I don’t eat much chocolate nowadays. My alarming girth is entirely the product of the drinks industry. But the other day little Cameron gave me one of his chocolate buttons, and I was absolutely shocked by the unpleasant oily texture that instantly developed, and the lack of cocoa flavour in the overly sweet taste. I have never been a chocolate snob and always enjoyed the Cadbury’s Dairy Milk flavour. But the concoction of sugar and palm oil that so quickly developed in my mouth bore no relation to Cadbury’s Dairy Milk before Kraft/Mondolez took it over. A quick google revealed they deny they have changed the recipe.

Despite all the problems, the emerging economies of Africa continue the trend of the last 20 years of growing at a faster rate than Europe or the United States. My rather unconventional suggestion is that the African states concerned should look to their improved capital formation and ability to borrow, to buy in to the major western chocolate manufacturers in a big way. Perhaps in collaboration with China, which is sitting on trillions of dollars. It will take that sort of radical shift in market conditions for the problem Nana Addo so rightly identified, to be addressed.

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Desensitised to Tragedy

Islamophobia has become so insidious, so all-pervasive, and so powerful in media culture that there is virtually no concern expressed at the probable killing in a US drone strike of a 12 year old British child, Jojo Jones, whose short life was so spectacularly horrid through absolutely no fault of his own. Child soldiers in conflict are a dreadful problem. I tried in The Catholic Orangemen of Togo to convey the extremely powerful emotions I experienced when faced very directly with those who had seen atrocities and themselves been forced to kill at primary school age.

But nobody in their right mind thinks that the answer to child soldiers is to kill them. If it is correct young Jojo is killed, I mourn him, the childhood he hardly knew and the potential for realising the dreams of normality such children always have.

But Jojo is one of many thousands of children killed by the US in its “war on terror”, including the invasions and occupations of Iraq and Afghanistan. It is only the dehumanising of Muslims that causes the near total lack of visible western empathy for the nine young kids under 13 killed this year in one US raid in Yemen alone.

All the indications are that it is US doctrine that in targeting terrorists their immediate family are “fair game”. When US citizen, 16 year old Abdulrahman al-Awlaki, was killed by a drone in Yemen in 2011, the Obama administration claimed it was an accident. It as a peculiar “coincidence” that in another “accident” his eight year old sister Nawar was also killed by the Americans as one of the nine infants killed in the raid just referenced. To kill one young sibling may be a misfortune. To kill two begins to look like carelessness. It amazes me that anybody believes these actions in any way combat terrorism. Rather they inspire it.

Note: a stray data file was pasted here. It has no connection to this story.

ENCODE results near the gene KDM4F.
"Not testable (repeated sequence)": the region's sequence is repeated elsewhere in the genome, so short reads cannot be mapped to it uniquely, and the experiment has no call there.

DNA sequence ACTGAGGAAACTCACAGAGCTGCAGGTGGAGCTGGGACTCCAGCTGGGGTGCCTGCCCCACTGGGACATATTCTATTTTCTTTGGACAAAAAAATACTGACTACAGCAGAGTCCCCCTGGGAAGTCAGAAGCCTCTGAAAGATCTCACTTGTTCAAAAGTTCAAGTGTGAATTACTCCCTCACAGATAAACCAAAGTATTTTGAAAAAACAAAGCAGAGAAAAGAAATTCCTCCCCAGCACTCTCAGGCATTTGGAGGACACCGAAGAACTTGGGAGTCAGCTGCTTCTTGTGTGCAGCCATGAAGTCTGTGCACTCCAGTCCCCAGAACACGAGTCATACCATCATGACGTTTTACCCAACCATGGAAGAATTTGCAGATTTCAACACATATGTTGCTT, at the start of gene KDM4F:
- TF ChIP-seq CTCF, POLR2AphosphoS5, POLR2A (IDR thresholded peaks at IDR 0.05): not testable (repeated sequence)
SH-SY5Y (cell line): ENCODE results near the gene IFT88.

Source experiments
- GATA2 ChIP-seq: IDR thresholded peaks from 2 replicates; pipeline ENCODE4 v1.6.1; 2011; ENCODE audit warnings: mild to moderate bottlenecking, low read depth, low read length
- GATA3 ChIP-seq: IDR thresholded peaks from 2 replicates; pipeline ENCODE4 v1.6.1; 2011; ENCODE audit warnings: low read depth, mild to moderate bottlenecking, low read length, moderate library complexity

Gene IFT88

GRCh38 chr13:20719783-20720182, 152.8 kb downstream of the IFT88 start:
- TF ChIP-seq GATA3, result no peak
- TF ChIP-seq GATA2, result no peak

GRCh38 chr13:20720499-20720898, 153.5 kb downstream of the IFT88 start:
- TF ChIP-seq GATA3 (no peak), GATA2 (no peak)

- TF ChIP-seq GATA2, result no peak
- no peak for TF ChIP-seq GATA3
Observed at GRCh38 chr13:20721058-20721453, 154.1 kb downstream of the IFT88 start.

The UK does not have the death penalty. We have now also become habituated to execution of citizens by drone with no judicial process. Sally Jones appears to have been a disturbed and deeply misguided individual, but that does not justify her planned and deliberate killing by the US government. There is no evidence she was when killed involved in an any act likely to cause the imminent death of others. But society has become so callous, there is almost no reaction to her death on human rights grounds.

Terrorism is not an existential threat to the UK. It remains the case that it is one of the least likely ways that you might die; far less probable than drowning in your own bath. Our perception of the threat is magnified by the horror of the act and the way the media portray it. Most certainly it is not a threat that justifies abandoning our respect for human rights and the process of law. The standards of society have slipped in terms of respect for the sanctity of life; or at least the sanctity of Muslim life.

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I continue urgently to need contributions to my defence in the libel action against me by Jake Wallis Simons, Associate Editor of Daily Mail online. You can see the court documents outlining the case here. I am threatened with bankruptcy and the end of this blog (not to mention a terrible effect on my young family). Support is greatly appreciated. An astonishing 4,000 people have now contributed a total of over £75,000. But that is still only halfway towards the £140,000 target. I realise it is astonishing that so much money can be needed, but that is the pernicious effect of England’s draconian libel laws, as explained here.





On a practical point, a number of people have said they are not members of Paypal so could not donate. After clicking on “Donate”, just below and left of the “Log In” button is a small “continue” link which enables you to donate by card without logging in.

For those who prefer not to pay online, you can send a cheque made out to me to Craig Murray, 89/14 Holyrood Road, Edinburgh, EH8 8BA. As regular readers know, it is a matter of pride to me that I never hide my address.

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Carles Puigdemont Turns the Tables on Rajoy